Nearly four decades ago Angels arrived on the Key Peninsula. They weren’t called Angels at first; they were simply seven women responding to a call. In 1972 a nurse, Jean Broadsack, had started a small health clinic located in the Longbranch Church. She asked them to provide help to people in need. Working out of the church basement, they collected and distributed used clothing.
In 1978, as the health clinic grew, Broadsack asked those women to form an auxiliary to support the clinic. Sisters Marge Radonich and Shirley Olson, recalling that their father called their mother his angel, suggested a name for the auxiliary. The Angel Guild was born. One year later, in 1979, they presented their first check to the clinic for $1,000. Between then and 1986, when they became an entity separate from the clinic, they raised more than $12,000.
What followed is truly inspiring. The Angel Guild, now an organization of about 60 dedicated women, has raised well over half a million dollars to support worthy causes on the Key Peninsula.
There have been a number of location changes –– from the Longbranch Church they moved to a small building in Home for a year. When they lost that site, they stored clothes in a basement until they found a new location in Key Center where Sunnycrest Nursery is today. In 1983, they moved again into the KC Corral. In 2005 they made their final move, this time just next door.
The operation of a thrift shop is no small feat. With a core of volunteers and one paid coordinator the Angel Guild is truly a machine. “Carla Parkhurst, our coordinator, is the heart of the Angel Guild,” said Dianna Home, vice-president. “She makes our wheels run.”
In addition to having at least two clerks and a float to help customers in the store at all times, there is enormous behind-the-scene work to be done. Donations must be sorted, cleaned and priced. Shelves must be stocked. It can be a physically demanding job, they said. Department heads focus on specific areas including toys, books, children’s books, arts/crafts/fabrics, linens, Christmas and jewelry to be sure they are priced and organized appropriately.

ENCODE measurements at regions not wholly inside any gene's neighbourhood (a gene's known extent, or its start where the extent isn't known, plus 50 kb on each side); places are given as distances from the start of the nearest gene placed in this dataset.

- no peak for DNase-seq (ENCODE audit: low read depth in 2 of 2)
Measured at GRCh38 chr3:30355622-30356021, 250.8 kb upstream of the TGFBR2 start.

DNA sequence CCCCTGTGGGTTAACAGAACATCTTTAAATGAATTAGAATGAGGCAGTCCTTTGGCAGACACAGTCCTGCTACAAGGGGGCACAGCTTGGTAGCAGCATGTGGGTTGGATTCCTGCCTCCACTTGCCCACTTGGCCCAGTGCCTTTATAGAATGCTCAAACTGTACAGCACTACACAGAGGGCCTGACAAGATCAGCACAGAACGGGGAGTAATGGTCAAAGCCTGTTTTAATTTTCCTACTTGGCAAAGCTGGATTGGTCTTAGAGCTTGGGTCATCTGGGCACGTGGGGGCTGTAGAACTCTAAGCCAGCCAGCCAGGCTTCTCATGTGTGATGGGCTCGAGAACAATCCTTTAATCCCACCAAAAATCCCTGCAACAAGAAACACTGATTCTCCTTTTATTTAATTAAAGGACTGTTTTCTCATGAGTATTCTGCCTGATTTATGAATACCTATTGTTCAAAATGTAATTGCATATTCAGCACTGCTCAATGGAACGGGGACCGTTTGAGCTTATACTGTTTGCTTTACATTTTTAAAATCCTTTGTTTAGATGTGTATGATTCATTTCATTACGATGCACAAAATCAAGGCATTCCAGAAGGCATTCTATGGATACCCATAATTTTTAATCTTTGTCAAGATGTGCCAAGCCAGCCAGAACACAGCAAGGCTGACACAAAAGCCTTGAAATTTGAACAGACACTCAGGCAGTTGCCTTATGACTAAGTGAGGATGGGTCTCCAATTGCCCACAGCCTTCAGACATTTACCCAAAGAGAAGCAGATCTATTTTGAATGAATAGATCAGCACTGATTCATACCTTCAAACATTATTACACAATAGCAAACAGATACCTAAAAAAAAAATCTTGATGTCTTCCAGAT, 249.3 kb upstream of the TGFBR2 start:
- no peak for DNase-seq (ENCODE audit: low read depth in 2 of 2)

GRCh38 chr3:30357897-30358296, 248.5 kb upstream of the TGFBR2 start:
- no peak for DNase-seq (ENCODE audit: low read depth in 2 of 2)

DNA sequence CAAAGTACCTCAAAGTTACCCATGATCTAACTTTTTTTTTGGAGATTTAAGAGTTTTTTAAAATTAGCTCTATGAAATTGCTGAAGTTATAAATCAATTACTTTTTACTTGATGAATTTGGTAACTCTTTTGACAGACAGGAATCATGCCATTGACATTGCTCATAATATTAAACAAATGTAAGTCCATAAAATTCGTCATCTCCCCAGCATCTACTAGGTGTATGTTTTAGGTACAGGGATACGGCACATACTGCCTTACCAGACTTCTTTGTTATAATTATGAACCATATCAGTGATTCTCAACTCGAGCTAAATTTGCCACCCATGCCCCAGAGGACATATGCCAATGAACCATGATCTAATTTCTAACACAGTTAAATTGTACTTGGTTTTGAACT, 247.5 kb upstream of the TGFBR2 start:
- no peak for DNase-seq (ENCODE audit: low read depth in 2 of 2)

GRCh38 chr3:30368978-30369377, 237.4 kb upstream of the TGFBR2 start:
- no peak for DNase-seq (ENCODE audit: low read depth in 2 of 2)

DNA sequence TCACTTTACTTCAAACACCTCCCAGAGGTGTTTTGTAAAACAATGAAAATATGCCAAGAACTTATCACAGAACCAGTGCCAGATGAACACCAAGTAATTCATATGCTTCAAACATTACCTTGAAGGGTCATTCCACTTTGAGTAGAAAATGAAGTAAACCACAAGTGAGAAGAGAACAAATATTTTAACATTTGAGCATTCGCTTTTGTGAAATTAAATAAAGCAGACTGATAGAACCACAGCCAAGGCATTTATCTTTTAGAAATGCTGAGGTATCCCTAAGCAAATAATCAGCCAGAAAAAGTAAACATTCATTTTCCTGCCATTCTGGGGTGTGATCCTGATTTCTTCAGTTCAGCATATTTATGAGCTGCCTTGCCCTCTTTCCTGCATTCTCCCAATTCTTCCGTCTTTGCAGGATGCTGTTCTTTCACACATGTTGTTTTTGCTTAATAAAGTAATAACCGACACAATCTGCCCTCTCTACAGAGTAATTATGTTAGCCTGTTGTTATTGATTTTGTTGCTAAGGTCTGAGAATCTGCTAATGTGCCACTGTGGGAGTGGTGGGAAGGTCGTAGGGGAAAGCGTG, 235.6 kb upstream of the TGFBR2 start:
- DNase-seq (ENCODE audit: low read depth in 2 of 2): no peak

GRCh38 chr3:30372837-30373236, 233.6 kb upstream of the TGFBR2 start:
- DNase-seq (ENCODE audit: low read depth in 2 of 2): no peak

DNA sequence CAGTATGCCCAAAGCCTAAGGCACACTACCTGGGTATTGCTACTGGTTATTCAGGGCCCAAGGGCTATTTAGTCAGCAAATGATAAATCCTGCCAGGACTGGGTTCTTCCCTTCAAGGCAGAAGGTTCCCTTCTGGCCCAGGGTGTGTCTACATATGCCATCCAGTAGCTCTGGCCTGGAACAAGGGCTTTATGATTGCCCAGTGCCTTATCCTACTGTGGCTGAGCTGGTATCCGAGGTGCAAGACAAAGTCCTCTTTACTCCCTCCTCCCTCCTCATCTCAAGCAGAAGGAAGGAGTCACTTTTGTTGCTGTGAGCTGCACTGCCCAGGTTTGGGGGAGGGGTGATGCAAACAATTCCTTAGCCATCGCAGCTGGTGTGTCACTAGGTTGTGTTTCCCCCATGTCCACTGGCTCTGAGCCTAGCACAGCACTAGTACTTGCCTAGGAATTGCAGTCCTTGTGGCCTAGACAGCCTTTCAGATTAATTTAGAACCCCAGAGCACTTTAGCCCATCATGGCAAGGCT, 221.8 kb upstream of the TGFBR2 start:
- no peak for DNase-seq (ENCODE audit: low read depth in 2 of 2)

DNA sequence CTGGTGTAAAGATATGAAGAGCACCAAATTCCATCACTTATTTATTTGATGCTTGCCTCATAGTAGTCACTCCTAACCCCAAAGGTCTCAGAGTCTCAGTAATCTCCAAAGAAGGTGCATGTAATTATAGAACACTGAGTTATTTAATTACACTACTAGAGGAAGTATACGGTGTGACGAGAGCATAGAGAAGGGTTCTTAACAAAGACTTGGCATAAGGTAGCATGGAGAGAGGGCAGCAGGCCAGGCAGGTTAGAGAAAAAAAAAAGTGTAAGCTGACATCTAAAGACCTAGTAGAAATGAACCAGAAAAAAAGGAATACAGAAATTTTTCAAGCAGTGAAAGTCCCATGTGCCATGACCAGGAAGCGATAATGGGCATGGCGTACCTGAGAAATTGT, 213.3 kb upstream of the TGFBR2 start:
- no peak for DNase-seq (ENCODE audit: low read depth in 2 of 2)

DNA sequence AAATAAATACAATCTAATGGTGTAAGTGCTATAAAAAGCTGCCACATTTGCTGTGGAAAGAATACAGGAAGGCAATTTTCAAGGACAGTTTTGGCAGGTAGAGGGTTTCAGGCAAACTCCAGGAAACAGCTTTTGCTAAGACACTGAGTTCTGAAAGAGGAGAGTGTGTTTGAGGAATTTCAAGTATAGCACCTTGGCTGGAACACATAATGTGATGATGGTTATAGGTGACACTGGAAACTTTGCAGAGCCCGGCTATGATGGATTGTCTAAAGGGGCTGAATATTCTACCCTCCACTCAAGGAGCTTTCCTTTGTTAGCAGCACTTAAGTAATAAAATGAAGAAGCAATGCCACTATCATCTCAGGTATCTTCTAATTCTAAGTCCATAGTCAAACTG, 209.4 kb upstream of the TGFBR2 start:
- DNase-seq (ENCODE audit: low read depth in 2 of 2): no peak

Members are rightfully proud of the store. “Ours is the cleanest, most pleasant thrift shop I know,” said Joyce Salatino, second vice-president and volunteer. “And we smell good,” added Home.
Donations are received Monday through Saturday from 9:30 a.m. to 3:30 p.m. at the donation shed behind the shop in Key Center.
“We strive to have quality items and appreciate it if donations are shelf-ready,” said Pat Kunzl, treasurer. “We don’t have laundry facilities. And please, if you love your Angels, do take the donations to the area in the back of the shop. It is difficult to carry donations from our front door to the donation shed.”
Board members commented that they have many regulars who arrive first thing on Tuesday to see what new items have been added to the shelves. They strive to keep essential items –– clothing, household items and linens –– very affordable. Vouchers for essentials are available at the food bank and at Children’s Home Society.
Other items are priced at what might be considered more of a “market rate” to raise the money they then distribute through their grants. If the guild receives a donation with a value that exceeds what they can sell it for at the store, they sell it on eBay.
Grants are awarded each month based on earnings. Awards are made only to organizations (not individuals) and are limited those serving the Key Peninsula community. Anyone interested in applying can visit the shop to get a description of criteria and directions.
Requests received by the end of each month are considered for the following month. A committee meets to review and make recommendations, and the entire guild body then votes at the general meeting. They welcome all requests, large and small.
The money raised each year has steadily grown. From that first $1000 in 1979, the Angel Guild raised $31,000 in 1998, then $46,000 in 2003 and $63,000 in 2010. Last year brought the largest total yet, with $104,000.
The funds have supported many worth organizations, including our local schools, the library, the nonprofits serving our community and Peninsula Light Co. assistance program.
Phyllis Henry, longtime volunteer and board member, commented, “We have an environment of mutual respect. What we have accomplished is pretty remarkable, and I think it works because we are women.”
Phone: 253 884-9333
Store hours: T-Sat 9:30-3:30
Donations: M-Sat 9:30-3:30